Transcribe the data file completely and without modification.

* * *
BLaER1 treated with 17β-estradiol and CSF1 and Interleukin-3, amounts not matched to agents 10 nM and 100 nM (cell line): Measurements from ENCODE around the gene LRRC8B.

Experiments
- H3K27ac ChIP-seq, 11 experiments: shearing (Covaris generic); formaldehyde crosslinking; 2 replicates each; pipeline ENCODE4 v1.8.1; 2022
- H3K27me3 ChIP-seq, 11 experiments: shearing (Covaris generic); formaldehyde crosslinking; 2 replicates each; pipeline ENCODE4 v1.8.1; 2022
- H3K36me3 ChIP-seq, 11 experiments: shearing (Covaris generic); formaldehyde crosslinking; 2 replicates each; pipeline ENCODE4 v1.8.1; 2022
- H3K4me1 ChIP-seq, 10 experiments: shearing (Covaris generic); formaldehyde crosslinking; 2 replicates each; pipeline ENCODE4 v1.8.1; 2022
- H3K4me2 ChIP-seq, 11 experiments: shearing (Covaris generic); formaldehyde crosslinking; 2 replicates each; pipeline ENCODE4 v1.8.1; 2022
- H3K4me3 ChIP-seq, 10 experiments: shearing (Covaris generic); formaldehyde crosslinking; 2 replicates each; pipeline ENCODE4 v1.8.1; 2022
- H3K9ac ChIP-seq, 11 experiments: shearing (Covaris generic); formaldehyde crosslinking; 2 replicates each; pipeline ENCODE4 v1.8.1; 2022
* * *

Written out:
BLaER1 treated with 17β-estradiol and CSF1 and Interleukin-3, amounts not matched to agents 10 nM and 100 nM (cell line): Measurements from ENCODE around the gene LRRC8B.

Experiments
- H3K27ac ChIP-seq, 11 experiments: shearing (Covaris generic); formaldehyde crosslinking; 2 replicates each; pipeline ENCODE4 v1.8.1; 2022
- H3K27me3 ChIP-seq, 11 experiments: shearing (Covaris generic); formaldehyde crosslinking; 2 replicates each; pipeline ENCODE4 v1.8.1; 2022
- H3K36me3 ChIP-seq, 11 experiments: shearing (Covaris generic); formaldehyde crosslinking; 2 replicates each; pipeline ENCODE4 v1.8.1; 2022
- H3K4me1 ChIP-seq, 10 experiments: shearing (Covaris generic); formaldehyde crosslinking; 2 replicates each; pipeline ENCODE4 v1.8.1; 2022
- H3K4me2 ChIP-seq, 11 experiments: shearing (Covaris generic); formaldehyde crosslinking; 2 replicates each; pipeline ENCODE4 v1.8.1; 2022
- H3K4me3 ChIP-seq, 10 experiments: shearing (Covaris generic); formaldehyde crosslinking; 2 replicates each; pipeline ENCODE4 v1.8.1; 2022
- H3K9ac ChIP-seq, 11 experiments: shearing (Covaris generic); formaldehyde crosslinking; 2 replicates each; pipeline ENCODE4 v1.8.1; 2022